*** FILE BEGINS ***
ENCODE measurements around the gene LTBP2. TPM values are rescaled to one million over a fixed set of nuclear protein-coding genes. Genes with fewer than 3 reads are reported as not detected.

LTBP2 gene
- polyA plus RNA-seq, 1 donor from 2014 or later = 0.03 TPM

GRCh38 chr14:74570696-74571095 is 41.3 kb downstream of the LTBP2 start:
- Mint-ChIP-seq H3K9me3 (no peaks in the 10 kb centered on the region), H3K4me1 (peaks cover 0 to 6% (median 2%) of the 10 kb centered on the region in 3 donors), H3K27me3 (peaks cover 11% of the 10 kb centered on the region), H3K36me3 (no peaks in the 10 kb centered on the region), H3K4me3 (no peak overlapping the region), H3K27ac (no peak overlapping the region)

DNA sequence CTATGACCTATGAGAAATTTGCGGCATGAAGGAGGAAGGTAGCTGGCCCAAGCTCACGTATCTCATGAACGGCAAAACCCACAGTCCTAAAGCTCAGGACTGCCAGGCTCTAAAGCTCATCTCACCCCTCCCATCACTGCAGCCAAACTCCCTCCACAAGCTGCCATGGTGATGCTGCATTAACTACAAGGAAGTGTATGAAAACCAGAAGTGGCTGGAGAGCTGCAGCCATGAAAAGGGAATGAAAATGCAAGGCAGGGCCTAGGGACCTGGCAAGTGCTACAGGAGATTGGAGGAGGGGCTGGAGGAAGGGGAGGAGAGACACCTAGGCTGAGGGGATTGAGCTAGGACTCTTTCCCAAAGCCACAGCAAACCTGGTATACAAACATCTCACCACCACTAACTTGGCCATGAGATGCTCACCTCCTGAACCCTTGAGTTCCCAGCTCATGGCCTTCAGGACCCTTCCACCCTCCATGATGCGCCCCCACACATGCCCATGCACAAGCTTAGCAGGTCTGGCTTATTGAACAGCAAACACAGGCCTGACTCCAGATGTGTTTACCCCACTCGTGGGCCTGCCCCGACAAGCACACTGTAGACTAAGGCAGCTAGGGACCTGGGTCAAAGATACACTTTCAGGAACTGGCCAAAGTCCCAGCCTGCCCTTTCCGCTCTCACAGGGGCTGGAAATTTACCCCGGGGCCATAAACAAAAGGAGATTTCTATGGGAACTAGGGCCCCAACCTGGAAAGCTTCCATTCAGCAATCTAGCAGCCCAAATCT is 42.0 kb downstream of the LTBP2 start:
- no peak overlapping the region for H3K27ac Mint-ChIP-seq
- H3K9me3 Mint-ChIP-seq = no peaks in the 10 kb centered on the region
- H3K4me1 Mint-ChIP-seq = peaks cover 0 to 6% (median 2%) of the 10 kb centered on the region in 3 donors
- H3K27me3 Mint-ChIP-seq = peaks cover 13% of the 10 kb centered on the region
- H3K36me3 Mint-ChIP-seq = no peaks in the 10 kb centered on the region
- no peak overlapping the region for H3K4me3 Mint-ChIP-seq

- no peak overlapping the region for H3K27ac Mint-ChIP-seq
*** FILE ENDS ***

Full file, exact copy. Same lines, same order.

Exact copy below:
ENCODE measurements around the gene LTBP2. TPM values are rescaled to one million over a fixed set of nuclear protein-coding genes. Genes with fewer than 3 reads are reported as not detected.

LTBP2 gene
- polyA plus RNA-seq, 1 donor from 2014 or later = 0.03 TPM

GRCh38 chr14:74570696-74571095 is 41.3 kb downstream of the LTBP2 start:
- Mint-ChIP-seq H3K9me3 (no peaks in the 10 kb centered on the region), H3K4me1 (peaks cover 0 to 6% (median 2%) of the 10 kb centered on the region in 3 donors), H3K27me3 (peaks cover 11% of the 10 kb centered on the region), H3K36me3 (no peaks in the 10 kb centered on the region), H3K4me3 (no peak overlapping the region), H3K27ac (no peak overlapping the region)

DNA sequence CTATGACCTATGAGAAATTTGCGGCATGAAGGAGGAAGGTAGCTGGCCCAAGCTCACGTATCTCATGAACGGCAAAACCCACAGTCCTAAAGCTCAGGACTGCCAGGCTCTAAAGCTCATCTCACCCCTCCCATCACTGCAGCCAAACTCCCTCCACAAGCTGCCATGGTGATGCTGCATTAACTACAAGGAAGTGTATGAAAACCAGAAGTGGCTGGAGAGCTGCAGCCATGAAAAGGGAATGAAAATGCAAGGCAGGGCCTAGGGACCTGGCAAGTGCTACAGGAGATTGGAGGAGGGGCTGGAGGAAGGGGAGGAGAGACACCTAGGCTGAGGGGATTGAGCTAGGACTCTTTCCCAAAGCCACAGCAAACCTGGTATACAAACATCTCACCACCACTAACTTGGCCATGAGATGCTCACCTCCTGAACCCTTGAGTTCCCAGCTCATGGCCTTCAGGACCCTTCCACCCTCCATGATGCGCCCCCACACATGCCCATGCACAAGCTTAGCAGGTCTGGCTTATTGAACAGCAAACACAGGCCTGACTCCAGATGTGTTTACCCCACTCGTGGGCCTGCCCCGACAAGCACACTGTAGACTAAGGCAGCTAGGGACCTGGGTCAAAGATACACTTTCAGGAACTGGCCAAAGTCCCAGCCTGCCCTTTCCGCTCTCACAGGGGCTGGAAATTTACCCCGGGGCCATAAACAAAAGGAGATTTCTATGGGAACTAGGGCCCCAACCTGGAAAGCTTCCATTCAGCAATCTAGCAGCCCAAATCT is 42.0 kb downstream of the LTBP2 start:
- no peak overlapping the region for H3K27ac Mint-ChIP-seq
- H3K9me3 Mint-ChIP-seq = no peaks in the 10 kb centered on the region
- H3K4me1 Mint-ChIP-seq = peaks cover 0 to 6% (median 2%) of the 10 kb centered on the region in 3 donors
- H3K27me3 Mint-ChIP-seq = peaks cover 13% of the 10 kb centered on the region
- H3K36me3 Mint-ChIP-seq = no peaks in the 10 kb centered on the region
- no peak overlapping the region for H3K4me3 Mint-ChIP-seq

- no peak overlapping the region for H3K27ac Mint-ChIP-seq